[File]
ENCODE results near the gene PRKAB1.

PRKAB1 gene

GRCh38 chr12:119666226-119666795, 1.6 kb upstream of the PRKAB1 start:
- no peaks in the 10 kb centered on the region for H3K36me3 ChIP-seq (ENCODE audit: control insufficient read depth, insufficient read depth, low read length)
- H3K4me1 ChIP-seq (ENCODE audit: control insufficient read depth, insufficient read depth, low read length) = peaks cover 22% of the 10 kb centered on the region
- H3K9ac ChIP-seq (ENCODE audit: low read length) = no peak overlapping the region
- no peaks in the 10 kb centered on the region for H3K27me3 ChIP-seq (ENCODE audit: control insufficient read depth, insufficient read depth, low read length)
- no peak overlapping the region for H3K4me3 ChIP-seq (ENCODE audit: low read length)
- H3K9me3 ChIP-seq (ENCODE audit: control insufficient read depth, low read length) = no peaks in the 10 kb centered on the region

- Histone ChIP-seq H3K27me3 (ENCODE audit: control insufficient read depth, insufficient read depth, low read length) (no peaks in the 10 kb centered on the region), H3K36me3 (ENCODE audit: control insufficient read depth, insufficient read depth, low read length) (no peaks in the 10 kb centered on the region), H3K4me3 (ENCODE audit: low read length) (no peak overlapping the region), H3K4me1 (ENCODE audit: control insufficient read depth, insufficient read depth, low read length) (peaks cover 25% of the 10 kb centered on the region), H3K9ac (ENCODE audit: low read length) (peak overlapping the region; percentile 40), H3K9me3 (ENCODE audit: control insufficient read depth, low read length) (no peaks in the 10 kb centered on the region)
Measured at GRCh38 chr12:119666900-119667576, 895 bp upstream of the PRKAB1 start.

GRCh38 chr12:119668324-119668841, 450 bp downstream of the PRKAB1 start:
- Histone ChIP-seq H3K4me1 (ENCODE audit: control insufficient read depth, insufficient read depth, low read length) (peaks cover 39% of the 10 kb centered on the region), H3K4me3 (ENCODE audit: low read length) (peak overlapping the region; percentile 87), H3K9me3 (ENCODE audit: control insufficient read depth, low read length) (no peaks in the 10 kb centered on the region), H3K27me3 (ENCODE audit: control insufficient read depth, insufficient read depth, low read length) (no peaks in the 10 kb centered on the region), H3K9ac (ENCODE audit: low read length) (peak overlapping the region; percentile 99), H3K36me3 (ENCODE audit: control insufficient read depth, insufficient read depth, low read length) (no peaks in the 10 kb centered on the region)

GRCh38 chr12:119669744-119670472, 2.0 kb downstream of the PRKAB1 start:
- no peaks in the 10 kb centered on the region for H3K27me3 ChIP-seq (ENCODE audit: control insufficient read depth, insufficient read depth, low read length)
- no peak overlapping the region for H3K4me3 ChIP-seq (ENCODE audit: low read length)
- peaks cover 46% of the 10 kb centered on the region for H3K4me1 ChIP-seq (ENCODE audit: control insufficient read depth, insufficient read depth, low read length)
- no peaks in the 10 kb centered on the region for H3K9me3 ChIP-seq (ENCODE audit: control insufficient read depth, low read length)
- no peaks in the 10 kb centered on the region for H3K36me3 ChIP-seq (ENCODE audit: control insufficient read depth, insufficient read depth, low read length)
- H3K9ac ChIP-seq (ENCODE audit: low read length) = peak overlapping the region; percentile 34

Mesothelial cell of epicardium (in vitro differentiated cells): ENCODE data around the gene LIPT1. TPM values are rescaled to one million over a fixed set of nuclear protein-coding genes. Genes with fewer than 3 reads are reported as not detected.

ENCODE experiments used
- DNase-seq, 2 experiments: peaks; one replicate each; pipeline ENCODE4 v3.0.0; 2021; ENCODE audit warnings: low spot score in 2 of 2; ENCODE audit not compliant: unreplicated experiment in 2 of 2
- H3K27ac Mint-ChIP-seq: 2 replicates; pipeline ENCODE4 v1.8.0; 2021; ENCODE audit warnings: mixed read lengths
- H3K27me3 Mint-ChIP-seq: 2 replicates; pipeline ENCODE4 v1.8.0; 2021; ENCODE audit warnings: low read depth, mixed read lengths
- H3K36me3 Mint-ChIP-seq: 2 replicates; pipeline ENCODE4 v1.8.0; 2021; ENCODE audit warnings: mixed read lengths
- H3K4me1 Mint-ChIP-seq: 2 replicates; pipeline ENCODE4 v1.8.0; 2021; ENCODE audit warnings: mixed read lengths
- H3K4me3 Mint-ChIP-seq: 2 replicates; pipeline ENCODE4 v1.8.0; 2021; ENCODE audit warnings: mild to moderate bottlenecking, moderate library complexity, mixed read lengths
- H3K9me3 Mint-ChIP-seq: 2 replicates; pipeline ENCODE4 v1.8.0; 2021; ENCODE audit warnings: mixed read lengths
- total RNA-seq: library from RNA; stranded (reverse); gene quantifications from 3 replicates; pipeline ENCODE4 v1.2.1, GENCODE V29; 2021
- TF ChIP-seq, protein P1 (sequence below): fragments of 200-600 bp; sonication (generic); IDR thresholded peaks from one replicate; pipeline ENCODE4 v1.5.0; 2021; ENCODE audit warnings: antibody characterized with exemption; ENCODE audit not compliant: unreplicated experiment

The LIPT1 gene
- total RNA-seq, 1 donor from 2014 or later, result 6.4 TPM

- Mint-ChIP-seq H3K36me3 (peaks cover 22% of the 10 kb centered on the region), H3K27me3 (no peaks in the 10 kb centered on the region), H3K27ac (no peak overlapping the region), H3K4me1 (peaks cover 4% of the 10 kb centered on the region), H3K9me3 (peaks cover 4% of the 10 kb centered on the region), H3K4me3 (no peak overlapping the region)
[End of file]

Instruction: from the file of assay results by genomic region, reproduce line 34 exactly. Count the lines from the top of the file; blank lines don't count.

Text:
- Mint-ChIP-seq H3K36me3 (peaks cover 22% of the 10 kb centered on the region), H3K27me3 (no peaks in the 10 kb centered on the region), H3K27ac (no peak overlapping the region), H3K4me1 (peaks cover 4% of the 10 kb centered on the region), H3K9me3 (peaks cover 4% of the 10 kb centered on the region), H3K4me3 (no peak overlapping the region)